“S300 is quite capable, too.”

Didn’t Israel get through the Syrians S300 systems when it destroyed the nuke facility a few years back?


10 posted on 03/07/2012 11:38:15 AM PST by EQAndyBuzz (Most Conservative in the Primary, the Republican Nominee in the General.)
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To: org.whodat
Really? So you're saying that despite this:
“The Su-34 is a unique machine, designed as a bomber to deliver strikes to both ground and naval targets, as a fighter to gain air supremacy and as a reconnaissance aircraft"
The Russkies are silly to do that because the S400 can project OFFENSIVE power and attain and maintain air superiority?

That must be one crazy awesome SAM system and it would make one wonder why they are finally trying to compete with the F18 then, wouldn't it?

11 posted on 03/07/2012 12:03:23 PM PST by Axeslinger (Where has my country gone?)
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To: EQAndyBuzz

Russia swapped codes with Israel to allow the latter to disarm the S-300s, in exchange for Israel doing the same to some of the defensive weapons it sold Georgia, earlier.


12 posted on 03/07/2012 4:05:20 PM PST by James C. Bennett (An Australian.)
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To: Axeslinger; 6ppc

The SU-34 is bigger than pretty much all serving US tactical aircraft; it’s loaded weight figures are twice as much as that of the F-18.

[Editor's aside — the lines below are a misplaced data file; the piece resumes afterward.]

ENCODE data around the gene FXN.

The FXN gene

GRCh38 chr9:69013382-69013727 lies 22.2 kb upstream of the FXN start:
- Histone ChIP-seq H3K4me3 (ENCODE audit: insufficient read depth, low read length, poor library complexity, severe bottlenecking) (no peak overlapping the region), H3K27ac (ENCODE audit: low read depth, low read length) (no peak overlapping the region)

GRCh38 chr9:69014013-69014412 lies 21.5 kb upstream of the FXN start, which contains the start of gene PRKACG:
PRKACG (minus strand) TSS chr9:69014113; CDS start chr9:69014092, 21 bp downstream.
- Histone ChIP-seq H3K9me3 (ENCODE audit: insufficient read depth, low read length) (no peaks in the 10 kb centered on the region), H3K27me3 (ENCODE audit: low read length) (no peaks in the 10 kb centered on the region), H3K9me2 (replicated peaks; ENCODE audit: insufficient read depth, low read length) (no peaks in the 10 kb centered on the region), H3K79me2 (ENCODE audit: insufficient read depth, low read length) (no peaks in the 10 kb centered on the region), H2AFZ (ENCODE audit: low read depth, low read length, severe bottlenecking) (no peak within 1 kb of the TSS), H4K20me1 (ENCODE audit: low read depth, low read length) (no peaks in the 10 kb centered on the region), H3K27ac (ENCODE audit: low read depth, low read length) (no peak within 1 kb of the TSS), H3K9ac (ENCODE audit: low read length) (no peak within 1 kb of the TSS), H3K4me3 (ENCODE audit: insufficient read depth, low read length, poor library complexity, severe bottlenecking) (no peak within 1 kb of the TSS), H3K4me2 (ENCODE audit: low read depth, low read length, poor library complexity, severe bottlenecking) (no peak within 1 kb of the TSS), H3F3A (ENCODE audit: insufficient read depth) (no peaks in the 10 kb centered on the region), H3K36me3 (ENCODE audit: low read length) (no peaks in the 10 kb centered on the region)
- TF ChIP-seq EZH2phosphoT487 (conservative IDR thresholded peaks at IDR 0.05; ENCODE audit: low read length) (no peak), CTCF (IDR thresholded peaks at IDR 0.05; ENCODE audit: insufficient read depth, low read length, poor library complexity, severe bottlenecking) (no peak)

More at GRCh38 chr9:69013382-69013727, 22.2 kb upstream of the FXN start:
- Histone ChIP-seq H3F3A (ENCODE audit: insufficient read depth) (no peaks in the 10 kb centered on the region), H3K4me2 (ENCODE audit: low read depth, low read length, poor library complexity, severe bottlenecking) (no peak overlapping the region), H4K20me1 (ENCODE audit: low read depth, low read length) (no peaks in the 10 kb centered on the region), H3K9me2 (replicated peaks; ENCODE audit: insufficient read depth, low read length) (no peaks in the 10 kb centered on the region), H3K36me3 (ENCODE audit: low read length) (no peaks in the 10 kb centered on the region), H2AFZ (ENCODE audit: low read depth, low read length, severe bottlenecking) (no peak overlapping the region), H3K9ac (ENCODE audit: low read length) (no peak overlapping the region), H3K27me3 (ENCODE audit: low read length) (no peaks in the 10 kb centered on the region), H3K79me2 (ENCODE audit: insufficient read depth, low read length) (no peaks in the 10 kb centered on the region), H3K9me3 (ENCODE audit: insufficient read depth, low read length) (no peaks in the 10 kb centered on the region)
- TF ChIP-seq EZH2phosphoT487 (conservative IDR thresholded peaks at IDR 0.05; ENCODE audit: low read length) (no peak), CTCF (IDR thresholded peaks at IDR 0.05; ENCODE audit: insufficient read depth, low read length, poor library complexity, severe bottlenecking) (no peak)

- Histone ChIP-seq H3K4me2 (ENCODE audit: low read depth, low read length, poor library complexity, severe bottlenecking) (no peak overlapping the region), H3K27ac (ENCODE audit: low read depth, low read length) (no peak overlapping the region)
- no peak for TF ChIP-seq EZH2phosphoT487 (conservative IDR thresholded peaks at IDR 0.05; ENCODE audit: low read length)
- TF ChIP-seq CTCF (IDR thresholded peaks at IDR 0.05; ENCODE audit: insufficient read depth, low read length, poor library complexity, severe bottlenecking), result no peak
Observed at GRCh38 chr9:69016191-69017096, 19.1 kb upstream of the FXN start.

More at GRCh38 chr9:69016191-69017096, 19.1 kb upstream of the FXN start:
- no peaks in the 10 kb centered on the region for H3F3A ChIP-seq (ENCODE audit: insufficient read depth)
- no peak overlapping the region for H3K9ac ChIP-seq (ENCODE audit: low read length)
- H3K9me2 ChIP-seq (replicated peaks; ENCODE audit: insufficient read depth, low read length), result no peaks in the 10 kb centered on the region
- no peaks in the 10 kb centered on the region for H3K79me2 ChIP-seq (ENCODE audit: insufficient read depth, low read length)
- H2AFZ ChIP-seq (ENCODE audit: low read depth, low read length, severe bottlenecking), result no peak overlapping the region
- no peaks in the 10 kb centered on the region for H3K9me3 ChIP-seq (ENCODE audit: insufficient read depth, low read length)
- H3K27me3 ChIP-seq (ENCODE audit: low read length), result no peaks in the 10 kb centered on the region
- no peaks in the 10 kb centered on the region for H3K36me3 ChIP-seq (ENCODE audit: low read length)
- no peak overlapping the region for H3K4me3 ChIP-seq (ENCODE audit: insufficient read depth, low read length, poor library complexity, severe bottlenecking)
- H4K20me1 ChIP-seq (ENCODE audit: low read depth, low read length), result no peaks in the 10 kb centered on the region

The only aircraft you could compare it with in role and dimensions is the F-111.


13 posted on 03/07/2012 7:13:28 PM PST by sukhoi-30mki
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To: EQAndyBuzz

Syria is not believed to have had the S-300 during the 2007 attack; the Russians ‘openly’ started delivering them last year.


14 posted on 03/07/2012 7:23:34 PM PST by sukhoi-30mki
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To: 6ppc

_ski is more a Polish surname ending :-P meaning “of”, in Russian they don’t seem to have this much — the Czechs and Slovaks have -ova added in as do Bulgarians and Ukrainians, but Russians mostly don’t — afaik!


15 posted on 03/07/2012 8:32:44 PM PST by Cronos (Party like it's 12 20, 2012)
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To: Cronos

Russia has a lot of people who has Polish roots, mostly Jews who moved into central Russia seeking refuge from pogroms in Poland and Ukraine. This group was very successful and a lot of famous people belongs to it.

That is why “-ski” referred to Russians.

As for “-ova” you mentioned it is really attributed to Czechs, Slovaks, Bulgarians AND Russians. It is actually “-ov” if we are about male, and “-ova” if it is female lastname. For example Kuznetsov (a son of a smith) - a most popular Russian lastname along with Ivanov (Ivan’s offspring) which is also the most popular lastname in Bulgaria, as well as second most popular in Russia. In fact these groups has too much in common. A Russian and Czech both speaking own language can easily understand each other.

Ukrainian most popular lastname suffixes are “-tchuk” and “-cko” - very different from Russian and Czech.


16 posted on 03/07/2012 9:27:38 PM PST by cunning_fish
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To: EQAndyBuzz